GoldFinger1969 likes this.
  5. RICHARD K

    RICHARD K MISTY & SASHA

    Well you win, but I still like silver in this kind of crazy market fluctuations
     
  6. desertgem

    desertgem MODERATOR Senior Errer Collecktor Moderator

    I wasn't looking at it as a win/loss, just educational perhaps. I prefer to play the commodities when the gains are through usage/consumption rather than panic or induced fear of the unknown. It is too crazy to buy or sell when stability is questionable either way ( and each person has their own level of that). If silver keeps going up, I would favor playing the down side by using straddles , as you can leverage it more and don't have to pay shipping either way for electronic cash.
    Jim
     
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  7. Phil Ham

    Phil Ham Hamster

    With the start of the new decade, I thought it was a good time to update the various investment categories from last year (2019). It was a really good year for most investments. The Dow Jones gained 22.3%, the S&P 500 28.9%, and the Nasdaq 35.2%. Silver recovered in 2019 and up by 15.2%. Other investments were also OK in 2019 including most of my bond funds (8-11%) and Euro Pacific funds (15-16%). I continued to make modest gains in my safe investments including Met Life Stable Value fund (2.78%) and I-bonds (3.07%). My Money Market was not particularly great in 2019 at about 2.2%. Overall, my rather risky portfolio was up about 21%, which was the 5th best performance in the past 27 years. The inflation rate remained low in 2019 at 2.0%, which may rise a little depending on the CPI from December. Thus, my total gain is 19% (21% minus the 2% inflation), which doesn't include the capital gains taxes on my non-tax deferred investments. As I near retirement, I've moved the first five years of needs into safer investments but I'm still highly invested in equities (US and Euro Pacific). I sold my silver ETF's at 17.13 and used the proceeds on a down payment for a condo in Florida. Happy New Years!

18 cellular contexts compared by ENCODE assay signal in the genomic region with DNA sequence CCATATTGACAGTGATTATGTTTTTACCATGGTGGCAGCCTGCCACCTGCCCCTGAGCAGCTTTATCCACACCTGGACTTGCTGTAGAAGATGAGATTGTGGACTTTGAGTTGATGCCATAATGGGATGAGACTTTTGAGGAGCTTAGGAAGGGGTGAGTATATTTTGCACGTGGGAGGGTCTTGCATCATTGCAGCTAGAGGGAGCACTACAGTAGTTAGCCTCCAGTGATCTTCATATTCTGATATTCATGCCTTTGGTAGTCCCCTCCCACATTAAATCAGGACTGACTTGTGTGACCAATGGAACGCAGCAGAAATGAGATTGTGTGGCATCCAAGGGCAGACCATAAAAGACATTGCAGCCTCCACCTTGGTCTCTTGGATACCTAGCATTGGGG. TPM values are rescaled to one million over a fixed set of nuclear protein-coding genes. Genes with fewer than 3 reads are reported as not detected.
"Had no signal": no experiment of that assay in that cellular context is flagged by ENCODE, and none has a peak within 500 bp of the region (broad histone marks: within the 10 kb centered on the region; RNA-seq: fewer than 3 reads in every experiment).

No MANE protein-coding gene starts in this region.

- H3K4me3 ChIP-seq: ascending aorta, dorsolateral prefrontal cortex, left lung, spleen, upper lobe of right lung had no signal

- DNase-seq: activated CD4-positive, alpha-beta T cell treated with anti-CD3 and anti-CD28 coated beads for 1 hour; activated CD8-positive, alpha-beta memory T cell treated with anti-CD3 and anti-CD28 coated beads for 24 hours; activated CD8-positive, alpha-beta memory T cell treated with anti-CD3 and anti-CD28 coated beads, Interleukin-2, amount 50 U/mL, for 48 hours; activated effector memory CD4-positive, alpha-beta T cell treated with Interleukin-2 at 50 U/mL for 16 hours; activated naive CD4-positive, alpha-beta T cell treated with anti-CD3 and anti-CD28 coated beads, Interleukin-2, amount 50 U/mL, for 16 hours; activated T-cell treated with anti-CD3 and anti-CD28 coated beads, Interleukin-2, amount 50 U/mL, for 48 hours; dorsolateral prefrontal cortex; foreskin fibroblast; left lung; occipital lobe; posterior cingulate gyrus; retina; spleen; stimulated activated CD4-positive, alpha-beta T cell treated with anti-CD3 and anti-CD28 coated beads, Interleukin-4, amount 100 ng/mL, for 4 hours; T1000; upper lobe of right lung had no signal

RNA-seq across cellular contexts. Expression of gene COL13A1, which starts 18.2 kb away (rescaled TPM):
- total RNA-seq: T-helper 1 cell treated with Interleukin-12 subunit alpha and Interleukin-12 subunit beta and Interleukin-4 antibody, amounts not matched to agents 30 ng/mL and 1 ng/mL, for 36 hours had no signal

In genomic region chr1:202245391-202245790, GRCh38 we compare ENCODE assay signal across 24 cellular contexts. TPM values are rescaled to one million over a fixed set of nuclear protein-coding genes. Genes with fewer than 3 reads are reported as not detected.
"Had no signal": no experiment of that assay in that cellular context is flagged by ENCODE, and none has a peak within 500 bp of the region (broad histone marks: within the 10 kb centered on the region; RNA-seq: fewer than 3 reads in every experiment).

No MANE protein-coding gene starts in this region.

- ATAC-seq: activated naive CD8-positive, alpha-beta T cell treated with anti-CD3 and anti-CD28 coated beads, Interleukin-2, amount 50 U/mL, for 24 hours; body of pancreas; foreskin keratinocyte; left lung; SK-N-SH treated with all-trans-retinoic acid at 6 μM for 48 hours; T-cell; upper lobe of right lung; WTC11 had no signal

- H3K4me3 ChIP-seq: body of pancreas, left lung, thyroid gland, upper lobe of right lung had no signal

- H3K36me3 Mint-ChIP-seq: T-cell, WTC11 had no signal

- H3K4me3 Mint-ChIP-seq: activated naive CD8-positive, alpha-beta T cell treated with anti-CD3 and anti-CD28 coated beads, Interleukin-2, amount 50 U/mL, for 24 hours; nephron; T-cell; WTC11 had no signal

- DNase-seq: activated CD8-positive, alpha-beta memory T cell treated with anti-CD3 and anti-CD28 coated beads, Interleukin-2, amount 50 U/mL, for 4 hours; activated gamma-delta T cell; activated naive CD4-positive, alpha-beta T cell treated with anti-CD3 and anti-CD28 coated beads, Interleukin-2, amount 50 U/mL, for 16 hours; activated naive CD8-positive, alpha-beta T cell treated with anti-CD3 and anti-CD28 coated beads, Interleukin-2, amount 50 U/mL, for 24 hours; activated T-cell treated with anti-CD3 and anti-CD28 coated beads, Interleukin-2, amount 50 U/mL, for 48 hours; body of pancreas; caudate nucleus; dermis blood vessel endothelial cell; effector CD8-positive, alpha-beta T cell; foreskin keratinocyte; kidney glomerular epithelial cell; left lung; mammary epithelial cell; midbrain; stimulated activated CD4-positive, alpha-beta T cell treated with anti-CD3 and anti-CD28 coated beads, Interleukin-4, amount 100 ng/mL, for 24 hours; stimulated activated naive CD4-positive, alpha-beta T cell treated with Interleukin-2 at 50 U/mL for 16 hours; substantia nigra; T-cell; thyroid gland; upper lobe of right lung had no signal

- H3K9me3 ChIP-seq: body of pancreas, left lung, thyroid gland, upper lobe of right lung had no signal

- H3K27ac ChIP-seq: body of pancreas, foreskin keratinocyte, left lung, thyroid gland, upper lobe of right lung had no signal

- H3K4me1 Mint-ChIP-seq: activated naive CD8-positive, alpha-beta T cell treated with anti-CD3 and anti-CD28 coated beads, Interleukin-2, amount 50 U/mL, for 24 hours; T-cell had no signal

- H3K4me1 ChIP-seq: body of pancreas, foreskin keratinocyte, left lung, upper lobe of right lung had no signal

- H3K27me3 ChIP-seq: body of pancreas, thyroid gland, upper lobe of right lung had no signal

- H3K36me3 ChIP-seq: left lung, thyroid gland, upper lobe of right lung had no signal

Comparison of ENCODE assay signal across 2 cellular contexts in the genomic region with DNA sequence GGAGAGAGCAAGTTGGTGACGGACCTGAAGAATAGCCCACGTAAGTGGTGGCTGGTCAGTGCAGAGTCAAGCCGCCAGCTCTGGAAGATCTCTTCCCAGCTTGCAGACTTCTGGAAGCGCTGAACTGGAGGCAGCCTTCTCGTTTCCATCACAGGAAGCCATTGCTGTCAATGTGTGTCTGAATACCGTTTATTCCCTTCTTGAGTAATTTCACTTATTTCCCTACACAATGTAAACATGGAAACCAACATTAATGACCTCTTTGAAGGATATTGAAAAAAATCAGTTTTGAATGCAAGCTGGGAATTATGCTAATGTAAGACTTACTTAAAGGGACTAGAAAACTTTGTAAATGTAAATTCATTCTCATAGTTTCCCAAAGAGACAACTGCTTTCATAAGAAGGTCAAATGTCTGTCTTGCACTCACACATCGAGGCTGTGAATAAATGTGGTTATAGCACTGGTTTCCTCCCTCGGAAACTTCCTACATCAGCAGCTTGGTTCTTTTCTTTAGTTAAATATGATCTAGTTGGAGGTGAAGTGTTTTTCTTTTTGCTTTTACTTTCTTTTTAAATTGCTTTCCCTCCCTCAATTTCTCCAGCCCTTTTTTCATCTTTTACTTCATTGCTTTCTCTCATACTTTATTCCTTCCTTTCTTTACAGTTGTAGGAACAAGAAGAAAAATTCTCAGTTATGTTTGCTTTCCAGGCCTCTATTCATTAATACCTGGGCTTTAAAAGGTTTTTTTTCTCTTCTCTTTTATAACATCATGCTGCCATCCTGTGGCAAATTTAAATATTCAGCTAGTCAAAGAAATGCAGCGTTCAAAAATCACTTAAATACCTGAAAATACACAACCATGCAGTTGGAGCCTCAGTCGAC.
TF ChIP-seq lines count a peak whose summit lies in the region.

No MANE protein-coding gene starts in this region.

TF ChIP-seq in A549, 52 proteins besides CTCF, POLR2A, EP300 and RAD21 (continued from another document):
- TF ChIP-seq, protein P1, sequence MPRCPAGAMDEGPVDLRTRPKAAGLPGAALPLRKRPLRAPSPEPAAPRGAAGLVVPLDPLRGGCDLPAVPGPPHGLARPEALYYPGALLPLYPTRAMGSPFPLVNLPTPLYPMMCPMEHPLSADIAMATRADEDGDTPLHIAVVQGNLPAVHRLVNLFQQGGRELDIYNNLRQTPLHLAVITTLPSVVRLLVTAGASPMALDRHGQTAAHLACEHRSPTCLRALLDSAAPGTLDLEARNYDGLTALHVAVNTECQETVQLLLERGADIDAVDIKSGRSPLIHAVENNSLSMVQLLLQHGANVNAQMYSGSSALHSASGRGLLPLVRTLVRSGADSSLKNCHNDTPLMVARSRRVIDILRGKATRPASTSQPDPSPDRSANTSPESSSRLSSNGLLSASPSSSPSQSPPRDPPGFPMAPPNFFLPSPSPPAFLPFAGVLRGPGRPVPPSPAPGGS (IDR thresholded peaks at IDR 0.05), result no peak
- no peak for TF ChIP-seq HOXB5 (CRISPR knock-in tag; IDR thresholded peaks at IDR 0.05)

Here is the dataset from 1980 to present including a chart: